Asbestos and Auxiliary Ships
Ships that are not suited as active participant in a battle scenario are classified by the U.S. Navy as auxiliary ships. These ships came in all shapes and sizes and performed a number of functions. They transported other ships and Navy personnel in non-combat situations. They moved supplies. They were on-the-sea hubs for ship repairs.
This category is the catch-all of the working ships and can include:
- Crane ships
- Destroyer tenders
- Ammunition ships
- Provisions store ships
- Combat store ships
- Communications and radar relay ships
- Troop transport ships
- Hospital ships
- Cargo ships
- Research and survey vessels
- Oilers, repair and salvage vessels
- Mine layers
- Transport ships that carry everything from tanks to missiles
- And floating docks
Asbestos Products on Auxiliary Ships
Just as in all other U.S. Navy ships afloat from the early 20th century into the post-Vietnam era, the fleet of auxiliary ships was full of insulation, fireproofing and other things that contained asbestos. Asbestos, asbestos-laden parts and asbestos dust was a reality on every part of almost every U.S. Navy ship from the 1900s well into the 1970s. The asbestos in these ships makes veterans particularly vulnerable to asbestos diseases like mesothelioma and asbestosis.
Bulkheads, insulation, ceiling tiles, pipes, boilers and fire-resistant sheets were some of the most common asbestos containing parts on board ships. Crews on auxiliary ships were often called upon to perform maintenance and retrofitting work on other, larger ships while at sea. The sailors and marines that served aboard Navy auxiliary vessels also were exposed to the asbestos-laden parts of the ships that they repaired and maintained.
Boilermen, enginemen, firemen. machinist mates, ship-fitters, pipefitters, electrician's mates, Seabees (military construction) and other Navy personnel were exposed to dangerously high levels of asbestos throughout the course of their service. Although the U.S. government knew about the dangers of asbestos exposure as early as 1939, the Navy continued building ships with asbestos-containing materials as late as the 1970s.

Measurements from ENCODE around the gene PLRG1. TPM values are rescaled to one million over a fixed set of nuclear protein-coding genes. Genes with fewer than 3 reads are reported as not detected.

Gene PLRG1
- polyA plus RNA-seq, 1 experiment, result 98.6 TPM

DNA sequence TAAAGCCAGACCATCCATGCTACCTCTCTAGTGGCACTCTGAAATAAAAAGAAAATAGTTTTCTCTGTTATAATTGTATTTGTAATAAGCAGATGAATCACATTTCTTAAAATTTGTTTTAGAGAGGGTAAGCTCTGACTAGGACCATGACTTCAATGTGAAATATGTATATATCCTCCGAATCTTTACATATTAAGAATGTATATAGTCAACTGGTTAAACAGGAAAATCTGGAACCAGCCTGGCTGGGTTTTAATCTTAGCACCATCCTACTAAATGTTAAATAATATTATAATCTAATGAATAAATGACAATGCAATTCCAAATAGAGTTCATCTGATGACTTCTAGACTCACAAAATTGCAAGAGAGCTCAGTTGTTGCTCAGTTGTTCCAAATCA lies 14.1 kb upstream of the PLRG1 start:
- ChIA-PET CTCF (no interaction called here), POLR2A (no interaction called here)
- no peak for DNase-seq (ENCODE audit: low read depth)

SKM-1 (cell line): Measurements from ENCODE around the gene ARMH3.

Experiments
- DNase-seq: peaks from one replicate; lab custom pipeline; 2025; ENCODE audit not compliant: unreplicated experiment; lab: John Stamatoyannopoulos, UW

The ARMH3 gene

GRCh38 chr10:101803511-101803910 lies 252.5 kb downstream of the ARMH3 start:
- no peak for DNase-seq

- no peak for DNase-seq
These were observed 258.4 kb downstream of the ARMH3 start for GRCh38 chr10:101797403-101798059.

The government issued asbestos safety standards in 1943 to protect those who built or repaired naval vessels and naval personnel, but failed to undertake measures to enforce them. Safety practices and procedures for handling asbestos on ships were routinely ignored.
The Navy did not start enforcing proper handling procedures and abatement of asbestos until decades later, jeopardizing the health of millions of naval veterans through exposure to the hundreds of asbestos laden materials that they would come into contact with while serving on a ship.
Every major shipyard in the United States was involved in the building of ships for the Navy during the World War II era. By 1944, nearly 2 million U.S. workers were employed in shipyards. While only 1 in 5 shipyard workers of the period were categorized as direct asbestos workers, like those who installed insulation and fitted bulkheads during construction or repairs, the majority of the workers at these shipyards were exposed to asbestos dust and asbestos materials through their work.
Carpenters, mechanics, painters, electricians, welders and other construction workers were all exposed in the shipyards. Exposure aboard auxiliary ships continued long after World War II and into the Korean and Vietnam wars. Sailors and workers were exposed to asbestos through maintenance and repairs well into the 1970s.
Veterans Eligible for Help
Because of the amount of asbestos on U.S. Navy ships during most of the 1900s, veterans are at risk for getting mesothelioma. Many of the same veterans are also eligible for financial assistance through the Veterans Administration.
The Mesothelioma Center's Veterans Assistance Network helps veterans understand the paperwork involved with filing claims and how to get their claims processed faster. Fill out this form to get free access to the Veterans Assistance Network.